The cryptocurrency industry may be maturing, but that doesn’t mean it’s likely to shed its reputation as a playground for scam artists anytime soon. That’s according to a report from Diar, which found that ICO exit scams have now cost investors nearly $100 million. The…
The cryptocurrency industry may be maturing, but that doesn’t mean it’s likely to shed its reputation as a playground for scam artists anytime soon.
That’s according to a report from Diar, which found that ICO exit scams have now cost investors nearly $100 million.
The majority of these stolen funds, an estimated $68 million, has been raked in by exit scams that have occurred during the first two weeks of August. The largest, allegedly pulled by the China-based Shenzhen Puyin Blockchain Group, raised $60 million from three separate ICOs before attracting the attention of the State Market Regulatory Administration (SMRA).
In another particularly morbid exit scam, the organizers of Block Broker, an ICO intended to fund the development of a platform that would “completely eliminate ICO fraud” exit scammed investors to the tune of $3 million.
In its report, Diar’s researchers attribute the proliferation of exit scams to the structure of the token sale fundraising model, arguing that it creates misaligned incentives.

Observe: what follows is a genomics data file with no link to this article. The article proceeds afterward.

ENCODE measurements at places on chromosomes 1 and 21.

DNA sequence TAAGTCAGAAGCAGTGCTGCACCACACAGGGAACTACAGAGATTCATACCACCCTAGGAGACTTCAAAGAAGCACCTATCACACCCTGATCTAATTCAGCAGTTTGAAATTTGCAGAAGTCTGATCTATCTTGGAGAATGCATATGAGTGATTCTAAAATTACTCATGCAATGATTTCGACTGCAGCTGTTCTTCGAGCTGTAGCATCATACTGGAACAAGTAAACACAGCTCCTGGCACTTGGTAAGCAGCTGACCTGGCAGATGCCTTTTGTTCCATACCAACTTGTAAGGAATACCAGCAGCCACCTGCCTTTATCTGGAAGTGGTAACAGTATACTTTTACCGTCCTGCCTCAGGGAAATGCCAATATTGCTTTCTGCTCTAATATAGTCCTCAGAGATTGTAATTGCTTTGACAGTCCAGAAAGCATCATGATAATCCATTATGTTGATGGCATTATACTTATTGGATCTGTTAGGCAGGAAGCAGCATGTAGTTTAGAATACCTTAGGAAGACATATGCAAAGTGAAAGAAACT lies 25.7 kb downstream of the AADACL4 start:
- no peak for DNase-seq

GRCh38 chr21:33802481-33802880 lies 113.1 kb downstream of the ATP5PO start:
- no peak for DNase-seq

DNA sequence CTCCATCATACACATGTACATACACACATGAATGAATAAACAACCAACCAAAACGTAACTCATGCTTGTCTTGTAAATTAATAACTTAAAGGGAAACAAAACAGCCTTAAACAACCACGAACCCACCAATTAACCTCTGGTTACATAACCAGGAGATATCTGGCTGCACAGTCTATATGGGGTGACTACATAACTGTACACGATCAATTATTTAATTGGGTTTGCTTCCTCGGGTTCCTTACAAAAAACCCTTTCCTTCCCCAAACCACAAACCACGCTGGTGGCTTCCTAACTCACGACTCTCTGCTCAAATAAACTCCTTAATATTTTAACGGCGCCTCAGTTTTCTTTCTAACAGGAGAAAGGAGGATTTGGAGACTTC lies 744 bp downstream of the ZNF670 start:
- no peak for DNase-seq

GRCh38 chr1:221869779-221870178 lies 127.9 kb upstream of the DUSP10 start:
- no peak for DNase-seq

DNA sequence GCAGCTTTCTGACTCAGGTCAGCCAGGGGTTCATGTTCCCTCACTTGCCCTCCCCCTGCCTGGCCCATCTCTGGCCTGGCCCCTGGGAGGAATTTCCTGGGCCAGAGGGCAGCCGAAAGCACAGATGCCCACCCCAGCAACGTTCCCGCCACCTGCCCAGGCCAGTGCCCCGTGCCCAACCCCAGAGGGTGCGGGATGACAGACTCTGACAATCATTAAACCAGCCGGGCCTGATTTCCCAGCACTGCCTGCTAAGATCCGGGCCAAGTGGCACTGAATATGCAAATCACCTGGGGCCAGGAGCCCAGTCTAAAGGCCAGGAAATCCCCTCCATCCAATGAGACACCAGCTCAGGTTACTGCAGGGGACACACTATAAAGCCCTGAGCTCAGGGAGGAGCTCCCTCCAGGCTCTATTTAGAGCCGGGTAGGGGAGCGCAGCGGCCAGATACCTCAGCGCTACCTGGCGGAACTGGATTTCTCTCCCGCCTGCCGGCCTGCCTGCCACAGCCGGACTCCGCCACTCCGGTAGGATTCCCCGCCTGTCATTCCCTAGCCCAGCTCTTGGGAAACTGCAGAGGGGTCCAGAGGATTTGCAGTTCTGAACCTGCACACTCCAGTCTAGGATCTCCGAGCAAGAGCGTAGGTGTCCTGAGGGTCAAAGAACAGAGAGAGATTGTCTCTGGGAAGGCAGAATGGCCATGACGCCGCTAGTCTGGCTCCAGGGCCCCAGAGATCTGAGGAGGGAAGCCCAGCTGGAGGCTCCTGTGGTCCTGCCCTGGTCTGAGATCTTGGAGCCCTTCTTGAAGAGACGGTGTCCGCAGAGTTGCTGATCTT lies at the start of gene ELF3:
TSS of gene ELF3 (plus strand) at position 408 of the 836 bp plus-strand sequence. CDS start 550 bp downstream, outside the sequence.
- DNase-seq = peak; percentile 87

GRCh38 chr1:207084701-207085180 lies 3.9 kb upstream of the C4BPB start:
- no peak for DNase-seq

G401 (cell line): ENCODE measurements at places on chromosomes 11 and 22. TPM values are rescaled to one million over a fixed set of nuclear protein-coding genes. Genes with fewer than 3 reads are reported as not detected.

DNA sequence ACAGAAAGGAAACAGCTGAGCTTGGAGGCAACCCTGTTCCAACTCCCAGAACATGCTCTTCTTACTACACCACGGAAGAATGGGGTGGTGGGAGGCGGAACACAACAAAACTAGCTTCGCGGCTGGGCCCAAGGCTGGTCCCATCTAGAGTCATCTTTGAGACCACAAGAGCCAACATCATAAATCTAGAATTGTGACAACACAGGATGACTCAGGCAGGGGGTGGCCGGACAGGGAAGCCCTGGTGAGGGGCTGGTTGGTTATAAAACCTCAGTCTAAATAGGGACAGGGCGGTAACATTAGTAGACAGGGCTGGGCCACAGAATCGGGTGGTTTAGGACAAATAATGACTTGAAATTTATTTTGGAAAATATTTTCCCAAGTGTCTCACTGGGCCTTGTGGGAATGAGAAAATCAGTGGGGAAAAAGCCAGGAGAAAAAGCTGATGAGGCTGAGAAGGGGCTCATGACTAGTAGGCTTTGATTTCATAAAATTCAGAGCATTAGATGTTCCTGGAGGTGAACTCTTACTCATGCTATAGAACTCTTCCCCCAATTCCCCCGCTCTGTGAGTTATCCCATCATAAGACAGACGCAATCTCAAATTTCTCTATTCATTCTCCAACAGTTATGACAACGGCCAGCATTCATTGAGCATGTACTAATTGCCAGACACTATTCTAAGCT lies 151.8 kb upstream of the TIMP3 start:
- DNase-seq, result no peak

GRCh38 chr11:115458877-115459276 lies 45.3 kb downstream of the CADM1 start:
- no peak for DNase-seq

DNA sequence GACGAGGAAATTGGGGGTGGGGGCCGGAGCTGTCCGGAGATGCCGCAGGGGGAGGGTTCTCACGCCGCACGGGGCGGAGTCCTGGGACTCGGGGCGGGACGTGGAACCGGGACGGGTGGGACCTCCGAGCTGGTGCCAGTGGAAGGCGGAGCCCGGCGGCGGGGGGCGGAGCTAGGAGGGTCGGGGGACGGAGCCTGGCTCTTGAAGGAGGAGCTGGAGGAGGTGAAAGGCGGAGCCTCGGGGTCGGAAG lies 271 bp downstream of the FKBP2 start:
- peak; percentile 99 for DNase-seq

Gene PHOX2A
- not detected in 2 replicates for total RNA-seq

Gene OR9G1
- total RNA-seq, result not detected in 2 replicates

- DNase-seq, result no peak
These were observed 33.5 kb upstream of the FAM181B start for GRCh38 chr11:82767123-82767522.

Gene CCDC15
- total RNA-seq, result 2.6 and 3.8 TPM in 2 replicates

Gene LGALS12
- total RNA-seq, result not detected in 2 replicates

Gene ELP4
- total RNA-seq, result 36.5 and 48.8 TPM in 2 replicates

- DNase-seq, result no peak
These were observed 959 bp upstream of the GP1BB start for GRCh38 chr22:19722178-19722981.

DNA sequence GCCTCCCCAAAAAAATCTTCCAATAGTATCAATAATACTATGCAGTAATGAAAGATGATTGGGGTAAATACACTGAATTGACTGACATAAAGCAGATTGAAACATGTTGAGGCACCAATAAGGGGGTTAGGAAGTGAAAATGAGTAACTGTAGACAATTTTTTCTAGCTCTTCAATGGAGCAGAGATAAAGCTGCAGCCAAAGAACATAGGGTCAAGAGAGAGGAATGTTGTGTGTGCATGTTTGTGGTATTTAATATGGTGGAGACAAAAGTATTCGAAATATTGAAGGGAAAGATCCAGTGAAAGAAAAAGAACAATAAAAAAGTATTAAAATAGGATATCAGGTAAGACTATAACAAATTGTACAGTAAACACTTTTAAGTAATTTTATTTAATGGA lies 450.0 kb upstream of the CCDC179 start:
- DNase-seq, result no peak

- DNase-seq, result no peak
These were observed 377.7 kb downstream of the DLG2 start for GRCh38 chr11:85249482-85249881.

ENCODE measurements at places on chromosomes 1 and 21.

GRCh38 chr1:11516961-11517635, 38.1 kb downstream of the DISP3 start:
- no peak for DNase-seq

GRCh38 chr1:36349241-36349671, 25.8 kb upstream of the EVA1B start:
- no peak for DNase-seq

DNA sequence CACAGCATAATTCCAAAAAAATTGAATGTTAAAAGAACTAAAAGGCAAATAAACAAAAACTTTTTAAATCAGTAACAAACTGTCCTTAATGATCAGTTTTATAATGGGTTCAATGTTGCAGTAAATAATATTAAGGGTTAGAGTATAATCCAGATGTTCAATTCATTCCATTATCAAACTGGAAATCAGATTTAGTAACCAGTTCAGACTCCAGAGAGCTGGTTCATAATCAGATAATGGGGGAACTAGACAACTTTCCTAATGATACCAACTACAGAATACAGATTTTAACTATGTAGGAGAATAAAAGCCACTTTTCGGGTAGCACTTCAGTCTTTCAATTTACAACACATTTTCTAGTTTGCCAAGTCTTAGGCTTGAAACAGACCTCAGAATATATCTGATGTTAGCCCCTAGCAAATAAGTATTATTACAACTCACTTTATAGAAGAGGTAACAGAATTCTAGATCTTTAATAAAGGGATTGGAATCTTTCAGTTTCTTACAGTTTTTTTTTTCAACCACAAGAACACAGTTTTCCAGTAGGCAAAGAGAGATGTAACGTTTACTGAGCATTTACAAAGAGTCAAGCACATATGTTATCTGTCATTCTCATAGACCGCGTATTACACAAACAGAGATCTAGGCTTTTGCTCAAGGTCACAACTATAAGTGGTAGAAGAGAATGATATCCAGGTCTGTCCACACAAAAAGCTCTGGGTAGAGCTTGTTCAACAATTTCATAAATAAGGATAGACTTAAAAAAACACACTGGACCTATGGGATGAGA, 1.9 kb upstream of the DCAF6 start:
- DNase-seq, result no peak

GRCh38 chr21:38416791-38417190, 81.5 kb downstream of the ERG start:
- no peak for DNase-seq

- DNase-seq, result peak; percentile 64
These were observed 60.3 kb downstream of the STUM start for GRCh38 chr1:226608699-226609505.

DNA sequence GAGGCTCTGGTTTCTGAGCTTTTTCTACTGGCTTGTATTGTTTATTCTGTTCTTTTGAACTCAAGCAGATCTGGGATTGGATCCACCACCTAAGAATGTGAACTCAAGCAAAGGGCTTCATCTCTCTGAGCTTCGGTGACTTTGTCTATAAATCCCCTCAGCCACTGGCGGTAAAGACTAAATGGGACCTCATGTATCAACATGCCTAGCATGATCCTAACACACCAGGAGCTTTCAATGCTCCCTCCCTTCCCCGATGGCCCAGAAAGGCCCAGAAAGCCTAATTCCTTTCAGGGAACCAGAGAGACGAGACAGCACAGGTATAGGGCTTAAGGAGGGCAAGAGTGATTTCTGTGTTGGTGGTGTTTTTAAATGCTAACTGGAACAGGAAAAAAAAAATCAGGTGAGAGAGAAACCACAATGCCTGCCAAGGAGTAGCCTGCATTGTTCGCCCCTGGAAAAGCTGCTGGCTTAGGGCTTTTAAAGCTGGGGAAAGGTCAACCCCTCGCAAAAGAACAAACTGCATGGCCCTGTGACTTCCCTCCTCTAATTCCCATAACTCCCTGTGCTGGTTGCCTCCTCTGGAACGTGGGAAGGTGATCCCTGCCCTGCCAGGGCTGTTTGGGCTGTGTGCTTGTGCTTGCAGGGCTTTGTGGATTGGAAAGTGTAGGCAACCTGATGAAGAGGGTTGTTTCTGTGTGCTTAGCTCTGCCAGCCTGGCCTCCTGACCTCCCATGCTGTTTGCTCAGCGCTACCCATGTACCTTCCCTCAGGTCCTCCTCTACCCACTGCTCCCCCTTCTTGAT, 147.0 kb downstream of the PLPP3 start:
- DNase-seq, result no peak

“Unsurprisingly, the blatant exit scams continue to plague the largely unregulated ICO sector where the founders have no contractual obligation to deliver a product. After raising millions of dollars with no string attached, the founders’ incentives to actually build a valuable company are very limited.”
As Diar notes, the amount of funds lost to ICO exit scams is particularly bizarre considering how easy they are to spot when conducting even a moderate amount of due diligence. Many, for instance, use plagiarized whitepapers and fake profile pictures. One project famously used a picture of Ryan Gosling for its fictional graphic designer, while another featured a fake testimonial attributed to an image of Jennifer Aniston.
Nevertheless, fraudulent projects, including those that use other tactics than straight-up exit scams, continue to attract hundreds of millions of dollars from investors, often by using FOMO to trick them into acting against their better judgment.
Even supposedly above-board projects have used the hoopla around exit scamming to accrue media attention. As CCN reported, one startup — Savedroid, which raised $50 million from its ICO and other funding sources — executed a fake exit scam in a controversial publicity stunt apparently designed to drum up interest in an ICO advisory service that the project was launching.
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Last modified: January 24, 2020 11:02 PM UTC